It’s the use of the soundtrack that signifies the play between Jackie Brown and its many references, and these subtle allusions allow the film to transcend the doom-filled noir conventions it seems to set up. The femme fatale role in particular is irresistible, alluring in its danger and potential. Yet really, femmes fatale are more often trapped in their roles, stuffed there by the male characters who surround them, and as a response must use their remaining power (their sexuality) to navigate. Julie Grossman, in her excellent book Rethinking the Femme Fatale in Film Noir: Ready for Her Close Up, notes this misidentification of the role of women in noirs and concludes that “In the end, the opaque powerful woman persists in objectifying female experience: the ‘femme fatale’ is a symbol of fears about absolute female power, not a representation of complex female experience…” (Grossman, 5) [iii] For Grossman, the traditional femme fatale role is not strong because of the sexual power she can exercise; she is weak because it is the only power she can exercise.
This clarification is important because it allows us to see how, as with the soundtrack, Jackie projects one perspective while having access to a multitude of others. She is able to navigate through the webs cast by Max, Ordell, and Ray without being trapped by any of them.
Max’s ability to connect with Jackie has to do more with his feelings for her, as explained earlier in the essay. While Max can be seen as the ‘private eye’ of the film, he is so at the behest of Jackie, who he feels affection for, both emotionally and physically [iv]. When he visits the record store, he ultimately ends up with a cassette version of “Didn’t I Blow Your Mind This Time” by The Delfonics, the band that Jackie played for Max in her house. With the movie coming out in 1997, this purchase can be seen as the middle point between CDs, a newer format, and records, which were out of vogue. While Max wants to look ahead, his connection to Jackie compels him to compromise and choose an older musical format. This sense of lingering ultimately prevents Max from leaving with Jackie after they manage to swindle Ordell and evade Ray. Max could buy into the fantasy of helping Jackie, but not run off with her, a decision contingent on a relinquishing of prior responsibilities. Jackie herself points out this impossibility: “You’re running a business, Max.” Far from being powerless, Jackie willingly chooses to give up a life with Max that, it seems, would’ve been great. This sacrifice is not without heartache, but is done with certitude: Jackie feels loss, but not as much as Max, reduced in his last shot to a vague blob of despair.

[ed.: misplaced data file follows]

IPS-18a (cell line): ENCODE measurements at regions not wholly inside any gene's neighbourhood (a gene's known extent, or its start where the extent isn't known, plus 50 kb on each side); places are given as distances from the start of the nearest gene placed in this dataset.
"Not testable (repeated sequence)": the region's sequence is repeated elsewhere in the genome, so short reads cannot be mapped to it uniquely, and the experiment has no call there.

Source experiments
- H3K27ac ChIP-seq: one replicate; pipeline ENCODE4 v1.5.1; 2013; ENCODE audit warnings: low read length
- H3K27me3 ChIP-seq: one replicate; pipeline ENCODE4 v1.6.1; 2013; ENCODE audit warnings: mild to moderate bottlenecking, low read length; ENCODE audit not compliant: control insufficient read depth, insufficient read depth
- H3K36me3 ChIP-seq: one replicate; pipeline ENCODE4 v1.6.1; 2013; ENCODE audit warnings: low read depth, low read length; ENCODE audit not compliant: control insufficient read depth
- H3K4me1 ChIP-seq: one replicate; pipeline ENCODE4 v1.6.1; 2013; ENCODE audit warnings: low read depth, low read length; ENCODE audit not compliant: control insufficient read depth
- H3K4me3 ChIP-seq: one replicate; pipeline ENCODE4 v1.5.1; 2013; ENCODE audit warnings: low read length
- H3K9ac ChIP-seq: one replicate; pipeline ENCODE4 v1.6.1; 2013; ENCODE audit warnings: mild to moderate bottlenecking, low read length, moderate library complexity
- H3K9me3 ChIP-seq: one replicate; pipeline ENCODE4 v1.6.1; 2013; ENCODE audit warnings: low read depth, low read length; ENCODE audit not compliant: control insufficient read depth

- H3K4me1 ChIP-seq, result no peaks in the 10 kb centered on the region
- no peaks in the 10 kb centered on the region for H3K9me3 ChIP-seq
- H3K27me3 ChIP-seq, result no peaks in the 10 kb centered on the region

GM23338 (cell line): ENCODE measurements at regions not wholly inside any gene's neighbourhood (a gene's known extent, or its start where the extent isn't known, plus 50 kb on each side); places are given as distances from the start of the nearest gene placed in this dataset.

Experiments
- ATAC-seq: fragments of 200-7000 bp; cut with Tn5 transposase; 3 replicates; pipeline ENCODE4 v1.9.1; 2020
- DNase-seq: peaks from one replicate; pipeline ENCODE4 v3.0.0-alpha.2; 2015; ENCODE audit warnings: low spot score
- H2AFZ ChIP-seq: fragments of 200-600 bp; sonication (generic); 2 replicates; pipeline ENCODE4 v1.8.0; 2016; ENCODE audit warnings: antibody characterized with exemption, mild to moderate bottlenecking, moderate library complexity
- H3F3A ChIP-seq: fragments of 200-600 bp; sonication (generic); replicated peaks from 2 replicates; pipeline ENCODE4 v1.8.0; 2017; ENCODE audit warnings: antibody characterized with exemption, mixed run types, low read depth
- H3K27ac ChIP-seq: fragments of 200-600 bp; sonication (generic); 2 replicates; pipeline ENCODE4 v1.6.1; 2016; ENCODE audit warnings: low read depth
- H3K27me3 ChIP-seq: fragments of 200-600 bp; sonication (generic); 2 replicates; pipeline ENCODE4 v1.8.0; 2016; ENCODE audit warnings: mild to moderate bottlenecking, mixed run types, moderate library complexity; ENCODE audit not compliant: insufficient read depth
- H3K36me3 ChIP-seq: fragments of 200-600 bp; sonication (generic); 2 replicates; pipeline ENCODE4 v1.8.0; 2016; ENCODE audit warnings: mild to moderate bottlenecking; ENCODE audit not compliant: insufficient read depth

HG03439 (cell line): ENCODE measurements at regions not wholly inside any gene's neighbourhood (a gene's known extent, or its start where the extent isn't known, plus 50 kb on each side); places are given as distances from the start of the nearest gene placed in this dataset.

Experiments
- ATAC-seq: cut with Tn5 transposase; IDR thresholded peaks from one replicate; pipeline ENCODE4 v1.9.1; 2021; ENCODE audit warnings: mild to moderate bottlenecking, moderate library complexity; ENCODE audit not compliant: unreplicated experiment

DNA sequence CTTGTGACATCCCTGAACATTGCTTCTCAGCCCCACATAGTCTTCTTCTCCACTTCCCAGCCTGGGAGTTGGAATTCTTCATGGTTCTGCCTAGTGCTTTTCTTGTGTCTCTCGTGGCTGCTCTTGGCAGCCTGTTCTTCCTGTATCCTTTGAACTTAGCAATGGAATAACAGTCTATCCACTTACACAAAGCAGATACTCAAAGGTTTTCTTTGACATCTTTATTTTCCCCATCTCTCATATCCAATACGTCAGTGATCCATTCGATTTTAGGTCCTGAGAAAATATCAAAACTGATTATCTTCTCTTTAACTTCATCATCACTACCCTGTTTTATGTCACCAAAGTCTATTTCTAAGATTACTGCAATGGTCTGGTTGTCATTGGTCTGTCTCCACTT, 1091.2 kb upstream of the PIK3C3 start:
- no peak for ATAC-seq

For Ordell, the crucial scene is when he comes to visit Jackie in her home and interrogates her over what she did or didn’t tell Ray and the police about her money smuggling. The scene starts with Ordell outside her house, in his car, putting on gloves while Johnny Cash’s “Tennessee Stud” plays. Cash’s song is about a horse that seems worth more than its rider, and in conjunction with its stylistic genre difference from every other song in the film, the implication is that Jackie is a weak link that must be roped in. Ordell gets inside her place, keeping the lights off and the mood ominous, and begins questioning her, getting closer and closer to her.
Then the screen splits, with Max (who had just dropped Jackie off) coming into view from the left. What results is a bisected screen, and while Max is on the left by his lonesome, the cutting of the other scene results now in Ordell literally trapping Jackie between himself and the screen’s edge. Not only is Jackie enclosed, trapped between these two men; she is beginning to get physically choked by Ordell. This traditionally marks the femme fatale’s gruesome end, one slip up too many.
It’s at this point that the two scenes, which hadn’t been clearly connected beforehand (are they taking place at the same time? Are we meant to sympathize with Max, or with Jackie? Is Jackie imagining Max?), now converge. On the left, Max checks his glove box and realizes he’s missing something: his gun. On the right, Ordell’s hands close around Jackie’s neck right as we hear a recognizable clicking sound: the gun. At that moment Jackie and Ordell’s scene opens back up on the left side, pushing Max out of the scene and opening up the space for Jackie. From the tightest position imaginable she has made her way out, playing both Max (for his gun) and Ordell (for his delusion of power). Empowered, she immediately starts dictating the terms, coming up with the plan that will ultimately net her $550,000 and leave everyone else miles behind.